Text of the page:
Global fuel ethanol production kept increasing from year to year to 26,584m of gallons in 2016. Since 2011, ethanol supply has been largely led by the US and Brazil. The US and Brazil accounted for 85% of global ethanol production, in 2016. Output in the rest of the world grew rapidly although not significantly from 2011 to 2016, one third of which came from Europe.
- Identification of the most promising countries in the biofuel and highlights how various geographic markets are expanding their share in the total energy supply mix using biofuel.
- Five-year assessment of the latest biofuel technology and installed biofuel capacity.
- Liquid biofuel market trends and costs.
- List of major key players of biofuel renewable energy.
- Information on government policy framework on biofuel for supporting the biofuel market.
- Identification of biofuel energy development and potential resource globally and in major countries in the future.
- Analysis across countries with abundant feedstock availability including Brazil, India, Germany, China, and the UK – biofuel feedstock production is led by competition for available land and water resources, oil and electric vehicle prices.
- Realize up to date competitive intelligence through a comprehensive assessment of the biofuel and installed biofuel capacity in biofuel markets.
- Achieve a comprehensive understanding of the drivers and resistors effecting the biofuel market.
- Analyze the cost of biofuel power technology against that of other renewable power technologies.
- Understand government policy framework on biofuel for each country and learn which technology trends are likely to allow greater market impact.
- Identify the growth of biofuel development and biofuel resource potential in the future and examine how it is changing the economics the biofuel technologies.
- Assess global future outlook in energy demand by fuel and scenario by technology.
Key Market Issues:
The economics of biofuels:
- There is a growing sense that biofuels produced from biomass are now an economically and technically feasible proposition.
- The production costs of biofuels vary significantly between regions and are dependent on the price of raw materials (biomass), the method of production, the refining process, and the use of by-products and waste. Thus costs can be highly variable dependent on the various combinations used in each country or location.
Biofuel technologies and technology trends:
- Lignocellulosic biomass (e.g. from wood and grasses) as well as methanol and Fischer-Tropsch diesel are viewed by many as likely candidates for biofuels in the long-term, but the rate of uptake and cost decrease has not been as high as previously anticipated. Some of the currently available biofuels have a number of disadvantages that are related to their feedstock. The current costs of rapeseed biodiesel and ethanol from cereals or beets are much higher than the costs of petrol or diesel, with substantial subsidies required to make them competitive.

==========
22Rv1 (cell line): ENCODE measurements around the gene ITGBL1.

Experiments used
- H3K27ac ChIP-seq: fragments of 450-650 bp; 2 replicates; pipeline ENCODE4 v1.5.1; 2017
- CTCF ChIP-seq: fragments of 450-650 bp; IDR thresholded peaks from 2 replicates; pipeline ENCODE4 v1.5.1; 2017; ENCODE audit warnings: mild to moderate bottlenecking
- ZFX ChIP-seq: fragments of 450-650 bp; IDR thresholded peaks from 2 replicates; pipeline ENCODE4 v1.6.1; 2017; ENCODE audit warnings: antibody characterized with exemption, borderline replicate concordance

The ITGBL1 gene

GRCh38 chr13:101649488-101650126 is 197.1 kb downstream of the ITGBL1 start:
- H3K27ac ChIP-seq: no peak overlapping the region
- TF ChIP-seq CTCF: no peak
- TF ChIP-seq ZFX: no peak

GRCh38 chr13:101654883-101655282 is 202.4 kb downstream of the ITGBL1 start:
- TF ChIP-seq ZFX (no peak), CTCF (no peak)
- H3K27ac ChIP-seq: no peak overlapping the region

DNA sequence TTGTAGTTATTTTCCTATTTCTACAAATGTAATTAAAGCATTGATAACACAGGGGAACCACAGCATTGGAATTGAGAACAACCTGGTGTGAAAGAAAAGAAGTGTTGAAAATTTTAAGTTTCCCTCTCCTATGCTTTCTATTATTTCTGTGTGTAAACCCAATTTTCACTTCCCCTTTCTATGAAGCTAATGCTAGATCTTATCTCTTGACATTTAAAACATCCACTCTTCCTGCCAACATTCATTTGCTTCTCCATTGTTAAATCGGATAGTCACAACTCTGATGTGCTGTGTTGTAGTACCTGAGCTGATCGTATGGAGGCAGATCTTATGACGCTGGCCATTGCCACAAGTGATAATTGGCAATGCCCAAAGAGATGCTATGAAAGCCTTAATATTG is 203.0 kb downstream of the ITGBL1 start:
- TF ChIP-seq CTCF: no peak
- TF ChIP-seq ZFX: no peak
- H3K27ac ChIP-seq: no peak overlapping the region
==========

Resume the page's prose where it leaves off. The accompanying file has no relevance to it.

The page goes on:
- Second generation biofuels had been developed due to limitations of first generation biofuels, primarily that the resources used threatens food supplies. Second generation biofuels production processes include use a variety of non-food crops such as waste biomass, the stalks of wheat, corn, wood and miscanthus.
- The term ‘Third generation biofuel’ primarily references fuel derived from algae. Algae has a much higher production volume than other noted biofuels crops to date such as soybeans.
Biofuels drivers and inhibitors:
- Developing economies such as India, China and Africa are likely to see demand for fossil fuels multiply many times over in the coming decades, in order to drive economic growth.
- The majority of Brazilian drivers now use 25% blended ethanol fuel, while a new generation of ‘flex-fuel’ cars, which can run on 100% ethanol, are increasing in popularity.
- Demand for biodiesel from Germany continues to be very high. Demand has grown strongly, especially in the EU-28.
Table of Contents
Expert Author Profile
Table of figures
Table of tables
- Biofuels, the biofuel resource and the growth of biofuels
- Biofuel technologies and technology trends
- The economics of biofuels
- Biofuels drivers and inhibitors
- Biofuels policies and regulations
- Market sizing and growth, Future market and economic prospects for biofuel
Chapter 1 Biofuels, the biofuel resource and the growth of biofuels
- World energy demand
- Climate change
- Renewable energy
- What are biofuels?
- Solid biofuels
- Liquid biofuels
- Gas biofuels
- Biofuels in current use
- Distribution, storage and blending
- Distribution, storage and blending
Chapter 2 Biofuel technologies and technology trends
- Second generation biofuels